Sunday, 15 April 2018

Teddy - The Vaults

After visiting the venue for the first time last year to see Hair, I jump at the chance to see anything at The Vaults. As with Hair, for Teddy the space is completely transformed, plunging you into the atmosphere of 1950s Teddy Boy subculture from the moment you enter the bar area. 

The band who accompany the show, while dipping into the narrative at various points, fill the space with rock ‘n’ roll music as the audience take their seats, before ramping things up into a more interactive performance in the lead-up to the beginning. 

This music set-up is a real asset, and this talented group of actor-musicians, refereed to both within and outside of the narrative as Johnny and the Valentines, skilfully flit between centre of attention and subtle accompaniment so naturally that you barely notice it happening before your eyes. There are no clunky transitions here, and the way the music interacts with and supports the language and action is integral to the rhythm and flow of the piece. 

Objectively presenting the Teddy Boy or Ted culture, which stormed Britain in the 1950s, the show follows two young Teds as they embark on a night out with their respective friends. Through various events, the pair’s stories become intertwined, leading to events that will change their lives indelibly.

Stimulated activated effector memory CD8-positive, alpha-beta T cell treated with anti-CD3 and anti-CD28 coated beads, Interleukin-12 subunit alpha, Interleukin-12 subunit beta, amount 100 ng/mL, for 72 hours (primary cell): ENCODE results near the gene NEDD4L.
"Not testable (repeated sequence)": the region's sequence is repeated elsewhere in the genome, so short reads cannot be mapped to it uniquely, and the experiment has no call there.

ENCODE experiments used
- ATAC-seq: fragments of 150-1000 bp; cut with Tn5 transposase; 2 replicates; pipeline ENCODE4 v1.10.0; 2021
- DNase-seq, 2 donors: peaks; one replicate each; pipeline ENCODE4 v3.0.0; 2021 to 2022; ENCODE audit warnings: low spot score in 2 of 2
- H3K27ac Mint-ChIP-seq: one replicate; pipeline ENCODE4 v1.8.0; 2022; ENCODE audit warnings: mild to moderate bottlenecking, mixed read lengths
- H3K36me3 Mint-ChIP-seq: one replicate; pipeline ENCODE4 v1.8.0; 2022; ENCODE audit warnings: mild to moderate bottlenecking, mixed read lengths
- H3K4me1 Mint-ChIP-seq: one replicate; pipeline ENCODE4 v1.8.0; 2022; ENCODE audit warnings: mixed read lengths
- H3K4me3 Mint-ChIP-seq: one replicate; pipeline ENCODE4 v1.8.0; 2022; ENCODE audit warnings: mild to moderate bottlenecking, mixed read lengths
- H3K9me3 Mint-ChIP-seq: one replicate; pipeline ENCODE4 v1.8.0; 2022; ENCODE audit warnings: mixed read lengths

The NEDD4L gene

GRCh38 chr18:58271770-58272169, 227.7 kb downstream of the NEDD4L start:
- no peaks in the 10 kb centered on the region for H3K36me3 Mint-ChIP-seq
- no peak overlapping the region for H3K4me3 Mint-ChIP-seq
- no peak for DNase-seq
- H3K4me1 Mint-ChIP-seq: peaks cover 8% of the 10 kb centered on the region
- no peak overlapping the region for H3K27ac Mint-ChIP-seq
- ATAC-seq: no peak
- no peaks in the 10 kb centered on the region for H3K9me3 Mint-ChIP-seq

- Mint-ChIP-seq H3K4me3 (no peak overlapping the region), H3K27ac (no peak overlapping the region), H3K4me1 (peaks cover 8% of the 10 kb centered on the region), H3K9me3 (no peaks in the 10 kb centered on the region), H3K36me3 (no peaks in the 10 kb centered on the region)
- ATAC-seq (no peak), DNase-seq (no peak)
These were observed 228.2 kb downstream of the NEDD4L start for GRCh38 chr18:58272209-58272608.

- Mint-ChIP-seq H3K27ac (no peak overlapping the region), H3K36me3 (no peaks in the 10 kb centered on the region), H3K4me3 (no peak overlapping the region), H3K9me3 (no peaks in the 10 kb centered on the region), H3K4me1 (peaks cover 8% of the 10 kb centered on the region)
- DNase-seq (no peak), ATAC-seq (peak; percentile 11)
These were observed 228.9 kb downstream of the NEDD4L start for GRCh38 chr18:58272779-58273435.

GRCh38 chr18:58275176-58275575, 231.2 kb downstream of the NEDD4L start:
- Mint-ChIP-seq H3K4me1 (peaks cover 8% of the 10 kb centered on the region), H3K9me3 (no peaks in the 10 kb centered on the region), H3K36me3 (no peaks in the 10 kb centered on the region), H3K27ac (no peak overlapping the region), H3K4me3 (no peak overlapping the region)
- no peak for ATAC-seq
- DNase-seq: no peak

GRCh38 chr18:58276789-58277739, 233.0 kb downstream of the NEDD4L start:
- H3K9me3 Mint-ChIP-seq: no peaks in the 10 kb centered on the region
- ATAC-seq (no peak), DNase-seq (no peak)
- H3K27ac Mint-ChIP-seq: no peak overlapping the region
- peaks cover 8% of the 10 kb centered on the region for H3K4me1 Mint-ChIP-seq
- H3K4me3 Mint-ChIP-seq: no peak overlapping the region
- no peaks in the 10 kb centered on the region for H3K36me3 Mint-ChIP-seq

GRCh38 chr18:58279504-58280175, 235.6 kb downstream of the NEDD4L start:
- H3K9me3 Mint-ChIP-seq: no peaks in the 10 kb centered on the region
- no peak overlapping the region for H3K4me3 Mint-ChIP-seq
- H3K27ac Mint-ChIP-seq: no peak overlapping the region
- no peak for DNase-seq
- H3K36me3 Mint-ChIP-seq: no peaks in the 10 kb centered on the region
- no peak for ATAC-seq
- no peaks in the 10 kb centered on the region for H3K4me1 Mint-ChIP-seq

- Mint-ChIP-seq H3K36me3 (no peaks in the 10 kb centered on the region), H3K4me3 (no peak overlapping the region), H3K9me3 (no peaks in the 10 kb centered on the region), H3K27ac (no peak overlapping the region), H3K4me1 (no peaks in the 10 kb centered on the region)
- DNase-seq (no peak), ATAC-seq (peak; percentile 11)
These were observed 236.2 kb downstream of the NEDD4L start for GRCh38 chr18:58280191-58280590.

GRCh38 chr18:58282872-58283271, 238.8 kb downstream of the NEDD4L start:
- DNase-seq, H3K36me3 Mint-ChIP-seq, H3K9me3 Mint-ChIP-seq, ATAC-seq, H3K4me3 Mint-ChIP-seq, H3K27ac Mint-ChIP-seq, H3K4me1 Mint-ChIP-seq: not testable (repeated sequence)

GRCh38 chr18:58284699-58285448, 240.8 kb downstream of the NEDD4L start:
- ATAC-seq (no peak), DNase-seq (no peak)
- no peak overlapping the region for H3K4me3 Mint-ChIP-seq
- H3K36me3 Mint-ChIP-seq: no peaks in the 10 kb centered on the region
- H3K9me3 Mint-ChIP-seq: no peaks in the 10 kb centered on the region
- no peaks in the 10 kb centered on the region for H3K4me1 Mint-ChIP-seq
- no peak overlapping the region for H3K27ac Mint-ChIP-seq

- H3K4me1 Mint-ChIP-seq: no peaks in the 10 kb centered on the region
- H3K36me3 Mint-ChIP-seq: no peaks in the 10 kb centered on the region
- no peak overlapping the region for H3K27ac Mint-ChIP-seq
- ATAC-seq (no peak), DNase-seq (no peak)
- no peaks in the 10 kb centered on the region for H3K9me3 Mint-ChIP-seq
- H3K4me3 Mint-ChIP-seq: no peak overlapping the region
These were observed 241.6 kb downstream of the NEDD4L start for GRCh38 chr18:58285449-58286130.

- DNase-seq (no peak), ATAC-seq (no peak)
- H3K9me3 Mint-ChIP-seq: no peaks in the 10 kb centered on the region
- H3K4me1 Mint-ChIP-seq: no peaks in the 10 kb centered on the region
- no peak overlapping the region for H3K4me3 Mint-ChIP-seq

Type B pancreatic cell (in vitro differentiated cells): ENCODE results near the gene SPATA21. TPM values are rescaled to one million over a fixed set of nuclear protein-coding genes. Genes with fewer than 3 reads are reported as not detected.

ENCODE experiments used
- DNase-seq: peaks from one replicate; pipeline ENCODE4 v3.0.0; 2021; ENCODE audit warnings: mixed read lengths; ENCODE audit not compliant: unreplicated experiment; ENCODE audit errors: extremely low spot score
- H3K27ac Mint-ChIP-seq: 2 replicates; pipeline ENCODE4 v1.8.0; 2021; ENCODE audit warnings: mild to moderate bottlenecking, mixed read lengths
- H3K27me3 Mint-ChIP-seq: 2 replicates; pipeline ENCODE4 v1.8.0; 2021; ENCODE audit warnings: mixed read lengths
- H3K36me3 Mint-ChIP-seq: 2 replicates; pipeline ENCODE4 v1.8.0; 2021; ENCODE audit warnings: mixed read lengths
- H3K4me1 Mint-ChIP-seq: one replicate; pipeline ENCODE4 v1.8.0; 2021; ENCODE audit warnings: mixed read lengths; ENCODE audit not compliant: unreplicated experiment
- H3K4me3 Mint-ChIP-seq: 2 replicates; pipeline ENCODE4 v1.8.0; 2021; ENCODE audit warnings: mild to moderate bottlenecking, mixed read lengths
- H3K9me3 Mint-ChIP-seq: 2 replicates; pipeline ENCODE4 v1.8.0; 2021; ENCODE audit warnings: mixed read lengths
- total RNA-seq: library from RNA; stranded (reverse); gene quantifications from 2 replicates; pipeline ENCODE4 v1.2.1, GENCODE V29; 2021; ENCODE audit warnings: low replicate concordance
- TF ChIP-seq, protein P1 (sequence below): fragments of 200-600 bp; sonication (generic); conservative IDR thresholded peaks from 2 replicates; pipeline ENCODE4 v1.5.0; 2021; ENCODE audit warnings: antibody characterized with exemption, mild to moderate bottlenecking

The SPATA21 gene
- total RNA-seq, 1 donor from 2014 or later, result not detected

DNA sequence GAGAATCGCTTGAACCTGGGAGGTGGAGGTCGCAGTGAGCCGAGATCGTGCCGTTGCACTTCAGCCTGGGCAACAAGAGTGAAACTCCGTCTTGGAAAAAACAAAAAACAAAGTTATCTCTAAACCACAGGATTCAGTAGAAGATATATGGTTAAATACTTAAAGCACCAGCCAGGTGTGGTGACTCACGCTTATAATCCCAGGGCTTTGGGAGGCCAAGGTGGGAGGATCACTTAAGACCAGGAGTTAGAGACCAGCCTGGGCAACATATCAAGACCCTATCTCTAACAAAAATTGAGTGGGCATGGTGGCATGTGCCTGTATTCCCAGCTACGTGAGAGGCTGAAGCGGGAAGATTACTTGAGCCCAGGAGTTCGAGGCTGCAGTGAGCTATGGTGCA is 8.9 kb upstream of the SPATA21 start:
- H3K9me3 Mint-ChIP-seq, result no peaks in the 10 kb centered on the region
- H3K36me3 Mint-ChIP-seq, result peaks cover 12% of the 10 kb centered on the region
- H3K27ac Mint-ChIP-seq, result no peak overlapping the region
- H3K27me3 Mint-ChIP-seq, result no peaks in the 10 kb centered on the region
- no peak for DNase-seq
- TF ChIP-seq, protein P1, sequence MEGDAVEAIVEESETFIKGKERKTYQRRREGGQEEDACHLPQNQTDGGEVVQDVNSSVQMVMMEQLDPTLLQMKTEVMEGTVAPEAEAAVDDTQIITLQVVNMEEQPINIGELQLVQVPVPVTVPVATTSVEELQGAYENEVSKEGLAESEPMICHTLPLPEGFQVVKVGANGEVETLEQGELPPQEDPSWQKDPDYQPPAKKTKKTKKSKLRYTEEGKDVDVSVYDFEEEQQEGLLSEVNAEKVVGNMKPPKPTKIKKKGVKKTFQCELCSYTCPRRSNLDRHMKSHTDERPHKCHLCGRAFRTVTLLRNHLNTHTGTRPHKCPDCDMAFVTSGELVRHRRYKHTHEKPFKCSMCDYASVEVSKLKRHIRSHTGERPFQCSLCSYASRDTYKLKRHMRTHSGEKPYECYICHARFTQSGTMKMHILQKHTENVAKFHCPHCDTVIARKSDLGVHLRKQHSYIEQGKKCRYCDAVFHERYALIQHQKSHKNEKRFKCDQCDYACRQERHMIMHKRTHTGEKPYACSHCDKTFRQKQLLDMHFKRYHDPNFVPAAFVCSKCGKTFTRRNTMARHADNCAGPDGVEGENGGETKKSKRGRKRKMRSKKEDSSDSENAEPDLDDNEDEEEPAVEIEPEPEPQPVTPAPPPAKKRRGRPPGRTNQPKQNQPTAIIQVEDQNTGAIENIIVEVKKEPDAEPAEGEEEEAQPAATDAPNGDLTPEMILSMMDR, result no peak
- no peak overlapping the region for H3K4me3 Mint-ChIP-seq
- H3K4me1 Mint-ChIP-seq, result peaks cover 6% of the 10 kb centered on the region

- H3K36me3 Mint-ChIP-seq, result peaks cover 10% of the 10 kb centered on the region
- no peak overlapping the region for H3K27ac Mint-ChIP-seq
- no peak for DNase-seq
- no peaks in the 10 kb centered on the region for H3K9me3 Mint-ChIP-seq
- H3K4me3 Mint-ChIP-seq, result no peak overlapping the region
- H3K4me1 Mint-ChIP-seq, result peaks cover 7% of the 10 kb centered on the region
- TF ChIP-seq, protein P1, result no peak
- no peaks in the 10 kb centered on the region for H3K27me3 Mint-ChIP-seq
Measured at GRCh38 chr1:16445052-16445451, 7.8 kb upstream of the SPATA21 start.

Even before the two meet, the script is comprised of two overlapping monologues  that feed into and cut over each other. While the phrasing of the dialogue is predominantly poetic, the language is quick and sharp, never feeling forced or flowery. The effect of this poetic current is a highly charged and rhythmic piece; the pace doesn’t falter or slow for a second. 

Though the script is beautifully crafted, huge credit must go to the direction and performers to carry the poetic nature with such conviction and naturally conversational delivery, perfectly accentuating the rhythm in all the right places.

For the majority of the first act, the plot is fairly understated, with focus set on the captivating linguistic prowess, depth of character and their rich portrayal. Though the second act reaches slightly less credible dramatic heights, the naturalistic rhythmic and poetic qualities remain, the allure and innovation of which allow you to forgive the spiralling narrative.

Teddy is playing at The Vaults until 2nd June. 

I was gifted this ticket in exchange for a review, but all words and opinions are my own. 

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